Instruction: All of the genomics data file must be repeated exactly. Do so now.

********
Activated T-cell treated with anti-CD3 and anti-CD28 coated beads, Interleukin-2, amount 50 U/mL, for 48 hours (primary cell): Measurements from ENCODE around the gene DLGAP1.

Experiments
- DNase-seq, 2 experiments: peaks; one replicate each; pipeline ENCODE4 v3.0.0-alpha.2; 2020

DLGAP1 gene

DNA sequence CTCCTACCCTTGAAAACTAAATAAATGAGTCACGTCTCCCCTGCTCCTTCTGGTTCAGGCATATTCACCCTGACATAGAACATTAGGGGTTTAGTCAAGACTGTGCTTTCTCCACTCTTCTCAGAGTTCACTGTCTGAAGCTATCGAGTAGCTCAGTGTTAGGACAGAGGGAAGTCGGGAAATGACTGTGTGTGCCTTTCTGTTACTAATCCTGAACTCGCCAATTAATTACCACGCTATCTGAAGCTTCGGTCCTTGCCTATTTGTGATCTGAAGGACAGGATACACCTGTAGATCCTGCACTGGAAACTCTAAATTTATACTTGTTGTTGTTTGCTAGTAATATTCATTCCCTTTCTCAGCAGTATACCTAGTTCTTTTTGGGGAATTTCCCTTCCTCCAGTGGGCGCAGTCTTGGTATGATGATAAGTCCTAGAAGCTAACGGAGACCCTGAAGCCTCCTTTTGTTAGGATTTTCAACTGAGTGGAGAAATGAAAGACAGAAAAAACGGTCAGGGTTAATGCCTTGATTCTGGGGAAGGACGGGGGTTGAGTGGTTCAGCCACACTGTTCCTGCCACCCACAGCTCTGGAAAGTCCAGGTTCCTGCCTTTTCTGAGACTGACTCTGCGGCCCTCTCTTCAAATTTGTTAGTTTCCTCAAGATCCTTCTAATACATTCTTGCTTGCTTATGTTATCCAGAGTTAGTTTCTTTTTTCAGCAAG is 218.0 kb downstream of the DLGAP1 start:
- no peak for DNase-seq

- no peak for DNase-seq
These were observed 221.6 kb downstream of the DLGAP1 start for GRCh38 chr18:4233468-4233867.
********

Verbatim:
Activated T-cell treated with anti-CD3 and anti-CD28 coated beads, Interleukin-2, amount 50 U/mL, for 48 hours (primary cell): Measurements from ENCODE around the gene DLGAP1.

Experiments
- DNase-seq, 2 experiments: peaks; one replicate each; pipeline ENCODE4 v3.0.0-alpha.2; 2020

DLGAP1 gene

DNA sequence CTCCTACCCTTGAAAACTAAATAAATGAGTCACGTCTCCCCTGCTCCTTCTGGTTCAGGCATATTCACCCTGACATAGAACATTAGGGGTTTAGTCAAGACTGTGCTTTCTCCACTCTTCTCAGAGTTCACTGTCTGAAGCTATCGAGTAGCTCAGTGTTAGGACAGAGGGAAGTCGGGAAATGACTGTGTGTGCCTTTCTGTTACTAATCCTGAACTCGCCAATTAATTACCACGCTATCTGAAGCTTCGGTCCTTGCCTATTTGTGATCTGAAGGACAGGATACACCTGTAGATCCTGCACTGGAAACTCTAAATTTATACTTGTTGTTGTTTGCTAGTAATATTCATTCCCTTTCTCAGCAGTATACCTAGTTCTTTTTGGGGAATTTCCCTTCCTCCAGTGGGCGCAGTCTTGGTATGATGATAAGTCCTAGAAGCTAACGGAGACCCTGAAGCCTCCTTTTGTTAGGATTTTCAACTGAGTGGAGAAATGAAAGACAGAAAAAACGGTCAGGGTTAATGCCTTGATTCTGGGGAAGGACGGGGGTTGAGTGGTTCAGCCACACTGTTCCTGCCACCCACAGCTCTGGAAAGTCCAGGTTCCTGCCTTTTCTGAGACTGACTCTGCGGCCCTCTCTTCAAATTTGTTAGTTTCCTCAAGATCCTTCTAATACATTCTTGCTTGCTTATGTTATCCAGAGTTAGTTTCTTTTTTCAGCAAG is 218.0 kb downstream of the DLGAP1 start:
- no peak for DNase-seq

- no peak for DNase-seq
These were observed 221.6 kb downstream of the DLGAP1 start for GRCh38 chr18:4233468-4233867.